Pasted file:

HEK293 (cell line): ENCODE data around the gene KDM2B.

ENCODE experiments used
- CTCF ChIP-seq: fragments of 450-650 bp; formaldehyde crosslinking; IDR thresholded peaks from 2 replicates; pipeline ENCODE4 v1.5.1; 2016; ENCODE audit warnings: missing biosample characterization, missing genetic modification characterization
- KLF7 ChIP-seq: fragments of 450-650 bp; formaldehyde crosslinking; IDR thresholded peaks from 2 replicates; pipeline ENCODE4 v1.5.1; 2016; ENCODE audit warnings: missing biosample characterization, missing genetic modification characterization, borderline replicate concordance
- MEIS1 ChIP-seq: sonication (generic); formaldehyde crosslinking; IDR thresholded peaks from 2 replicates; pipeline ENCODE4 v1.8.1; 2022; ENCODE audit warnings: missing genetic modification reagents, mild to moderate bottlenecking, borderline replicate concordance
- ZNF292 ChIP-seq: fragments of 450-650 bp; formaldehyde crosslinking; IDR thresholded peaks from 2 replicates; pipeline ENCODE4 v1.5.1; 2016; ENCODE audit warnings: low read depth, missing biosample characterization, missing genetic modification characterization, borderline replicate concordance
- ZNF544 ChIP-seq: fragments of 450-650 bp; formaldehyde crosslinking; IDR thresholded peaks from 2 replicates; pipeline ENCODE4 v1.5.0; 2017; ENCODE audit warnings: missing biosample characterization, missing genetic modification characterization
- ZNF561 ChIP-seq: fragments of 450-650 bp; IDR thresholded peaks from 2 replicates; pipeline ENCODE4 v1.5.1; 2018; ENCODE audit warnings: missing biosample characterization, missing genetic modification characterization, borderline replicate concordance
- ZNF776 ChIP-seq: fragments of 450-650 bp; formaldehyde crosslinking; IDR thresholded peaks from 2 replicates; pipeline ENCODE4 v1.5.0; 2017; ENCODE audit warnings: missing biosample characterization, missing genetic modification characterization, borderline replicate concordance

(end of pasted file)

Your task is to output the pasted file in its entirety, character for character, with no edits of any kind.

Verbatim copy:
HEK293 (cell line): ENCODE data around the gene KDM2B.

ENCODE experiments used
- CTCF ChIP-seq: fragments of 450-650 bp; formaldehyde crosslinking; IDR thresholded peaks from 2 replicates; pipeline ENCODE4 v1.5.1; 2016; ENCODE audit warnings: missing biosample characterization, missing genetic modification characterization
- KLF7 ChIP-seq: fragments of 450-650 bp; formaldehyde crosslinking; IDR thresholded peaks from 2 replicates; pipeline ENCODE4 v1.5.1; 2016; ENCODE audit warnings: missing biosample characterization, missing genetic modification characterization, borderline replicate concordance
- MEIS1 ChIP-seq: sonication (generic); formaldehyde crosslinking; IDR thresholded peaks from 2 replicates; pipeline ENCODE4 v1.8.1; 2022; ENCODE audit warnings: missing genetic modification reagents, mild to moderate bottlenecking, borderline replicate concordance
- ZNF292 ChIP-seq: fragments of 450-650 bp; formaldehyde crosslinking; IDR thresholded peaks from 2 replicates; pipeline ENCODE4 v1.5.1; 2016; ENCODE audit warnings: low read depth, missing biosample characterization, missing genetic modification characterization, borderline replicate concordance
- ZNF544 ChIP-seq: fragments of 450-650 bp; formaldehyde crosslinking; IDR thresholded peaks from 2 replicates; pipeline ENCODE4 v1.5.0; 2017; ENCODE audit warnings: missing biosample characterization, missing genetic modification characterization
- ZNF561 ChIP-seq: fragments of 450-650 bp; IDR thresholded peaks from 2 replicates; pipeline ENCODE4 v1.5.1; 2018; ENCODE audit warnings: missing biosample characterization, missing genetic modification characterization, borderline replicate concordance
- ZNF776 ChIP-seq: fragments of 450-650 bp; formaldehyde crosslinking; IDR thresholded peaks from 2 replicates; pipeline ENCODE4 v1.5.0; 2017; ENCODE audit warnings: missing biosample characterization, missing genetic modification characterization, borderline replicate concordance